Lamb Noodle Soup at La Maison du Nord
Despite the freakishly warm weather this week, I still think it would be horrible to be a raw foodist during a Montreal winter. There would be no tea, coffee, or hot chocolate to warm you from the outside in, no steaming plate of fettucine alfredo, and no walking into your apartment to the smell of a pot of slow-cooking tomato sauce on your stove. Most importantly, there would be no soup.
But to many Canadians that may not seem like the end of the world. “Soup is not a meal,” many of my (mostly male, carnivorous) friends have insisted, but more often what Canadian culture espouses is that soup is for lunch only, and since that can easily be replaced with a sandwich, soup is a non-essential food. The idea that soup is light and vegetarian is a horrible stereotype that Montreal restaurant Soupesoup (multiple locations) successfully breaks with options from onion beer soup to the chicken-based papaya coconut and ginger. Healthy? Yes. Filling? Yes. Light? Maybe compared to a pulled pork or egg salad sandwich.
Still, if your idea of a meal of soup doesn’t extend beyond a can of Campbell’s accompanying a grilled cheese sandwich, there’s a city’s worth of options yet to explore.
Thank goodness for immigration and Japanese ramen, Chinese lamb noodle soup, Korean pork bone soup and Vietnamese pho’. Each delicious bowl of tradition comes with a devout following of foodies. There are those who seek out the perfect pork broth and noodles for ramen—quality noodles that can’t be found at any Asian grocer in the city to compare with those made fresh in Japan. Ramen-Ya (4274 St-Laurent Blvd) does a passable version for those in desperate need of a fix, but those who think Ichiban (1813 Ste-Catherine St. W) is the best the city has to offer need to get themselves a few more frequent flyer miles and go directly to the source.
The same goes for pho’. You can find Vietnamese rice noodle soups absolutely everywhere in the city, but they’re so overpowered with MSG, sugar, salt, and low-quality meat that the $6 price isn’t even worth it. Still, the best option is generally agreed to be Pho Lien (5703 Chemin de la Côte-Sainte-Catherine), where the home-made beef broth is lightly flavoured with cinnamon, cloves and star anise (not enough to upset anybody, mind you), and the raw beef version is of high enough quality that they’re not afraid to serve it on the side if you ask. The worst thing restaurants can do is stick the thinly sliced meat all in the soup at once, and essentially turn it into cold-cut slices in broth with some noodles and bean sprouts. You’d be better off with Campbell's.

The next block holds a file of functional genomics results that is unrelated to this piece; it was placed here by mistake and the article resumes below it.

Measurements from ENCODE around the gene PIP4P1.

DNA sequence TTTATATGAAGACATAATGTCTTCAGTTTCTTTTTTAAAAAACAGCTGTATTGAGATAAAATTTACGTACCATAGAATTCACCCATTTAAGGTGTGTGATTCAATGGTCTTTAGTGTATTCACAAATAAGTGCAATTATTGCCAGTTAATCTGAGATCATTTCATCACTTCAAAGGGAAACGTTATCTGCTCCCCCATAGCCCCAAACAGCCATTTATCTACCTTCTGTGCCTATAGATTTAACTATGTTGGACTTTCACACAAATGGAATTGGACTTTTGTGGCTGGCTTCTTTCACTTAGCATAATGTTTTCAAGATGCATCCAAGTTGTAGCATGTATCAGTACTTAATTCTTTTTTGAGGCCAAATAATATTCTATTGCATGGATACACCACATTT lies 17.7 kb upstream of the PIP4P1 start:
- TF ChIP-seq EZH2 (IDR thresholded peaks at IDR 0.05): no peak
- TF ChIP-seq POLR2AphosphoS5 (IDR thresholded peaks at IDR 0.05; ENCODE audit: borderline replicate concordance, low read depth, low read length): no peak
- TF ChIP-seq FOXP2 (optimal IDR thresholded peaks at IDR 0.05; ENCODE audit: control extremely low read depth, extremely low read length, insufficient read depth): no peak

For wheat noodles in lamb broth there are two worthy options: La Maison du Nord (2130 St-Mathieu St) and Lotus Bleu (350 Duluth Ave. E.). In both places big lumps of dough are hand-stretched to the thickness of harp strings, swung and wound around the hands of the master noodle-pulling chefs. The lamb broth relatively simple compared to the precision required of ramen and pho’, but as the harp-noodles get thrown into the rich, dark, glistening lamb broth, you’ll forget all about pig.
Pork bone soup is a surprisingly difficult thing to find in Montreal. You would think that if any Canadians could appreciate a bowl with a big shank of pig in it, it would be Quebecers—lovers of all things swine.
But it’s Toronto’s Koreatown that champions the spicy soup. While Bloor Street West is blessed with twenty-four hour restaurants specializing in pork bone soup, Montreal continues to find comfort in a big plastic container of gooey, cheesy poutine. I guess you can’t really fault that…
…which brings us back to the most interesting part of the story of soup: when it’s eaten. Many Chinese wouldn’t consider a supper complete without a steaming bowl of whatever the meat and vegetables were cooked in, but back at Montreal’s best-known soup restaurant, Soupesoup, the doors are locked and the stock pot is clean. Of their six locations only one is open until 8pm. The rest close at 4pm, 5pm, or 6pm. The Old Port location is open for breakfast, but hungry business people that don’t have time (or know how) to use a toaster are not looking for soup between the hours of 8am and 11am.
So soups that are considered North American or European seem to only be acceptable at lunch or maybe as an appetizer for dinner. They are the poor man's meal, but even odds and ends can find their way into a delicious pot of bubbling comfort. "I like to open the fridge, see which vegetables need to be used, and create something wonderful from that," Soupesoup owner Caroline Dumas explains. If you’ve ever had soup at the end of the meal, though, you’ll know that it’s exactly what you need to feel full and satisfied—that warm, comforted feeling in your belly telling you that hunted and gathered enough for the day. Once, just once, I’d like to see someone polish off a plate of prime rib, baked potato, and grilled asparagus and follow it up with a can of Lipton’s Chicken Noodle—true North American fusion comfort.
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